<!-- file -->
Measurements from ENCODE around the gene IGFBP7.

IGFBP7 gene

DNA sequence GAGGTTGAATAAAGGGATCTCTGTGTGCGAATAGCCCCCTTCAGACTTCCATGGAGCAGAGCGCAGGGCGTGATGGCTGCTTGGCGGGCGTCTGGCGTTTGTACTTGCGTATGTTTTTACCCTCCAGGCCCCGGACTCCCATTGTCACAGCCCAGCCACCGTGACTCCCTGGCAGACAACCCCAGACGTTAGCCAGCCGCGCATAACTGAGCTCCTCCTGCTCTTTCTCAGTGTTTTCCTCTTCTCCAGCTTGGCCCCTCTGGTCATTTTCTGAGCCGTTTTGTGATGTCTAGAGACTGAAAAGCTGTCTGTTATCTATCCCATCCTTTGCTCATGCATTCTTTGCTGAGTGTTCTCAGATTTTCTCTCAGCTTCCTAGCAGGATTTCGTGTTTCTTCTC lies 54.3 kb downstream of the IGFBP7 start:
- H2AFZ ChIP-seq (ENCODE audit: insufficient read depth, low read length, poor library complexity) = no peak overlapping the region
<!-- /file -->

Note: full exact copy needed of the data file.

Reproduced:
Measurements from ENCODE around the gene IGFBP7.

IGFBP7 gene

DNA sequence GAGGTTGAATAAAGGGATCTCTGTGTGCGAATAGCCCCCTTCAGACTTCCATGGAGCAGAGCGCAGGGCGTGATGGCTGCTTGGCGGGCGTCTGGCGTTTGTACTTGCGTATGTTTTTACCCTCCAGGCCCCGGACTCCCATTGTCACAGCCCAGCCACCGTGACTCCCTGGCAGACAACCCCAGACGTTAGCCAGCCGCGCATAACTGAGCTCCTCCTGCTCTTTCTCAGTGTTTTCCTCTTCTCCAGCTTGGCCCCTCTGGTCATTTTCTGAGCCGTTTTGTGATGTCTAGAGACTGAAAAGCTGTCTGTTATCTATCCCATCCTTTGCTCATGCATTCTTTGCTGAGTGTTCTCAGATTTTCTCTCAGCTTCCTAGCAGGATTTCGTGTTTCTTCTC lies 54.3 kb downstream of the IGFBP7 start:
- H2AFZ ChIP-seq (ENCODE audit: insufficient read depth, low read length, poor library complexity) = no peak overlapping the region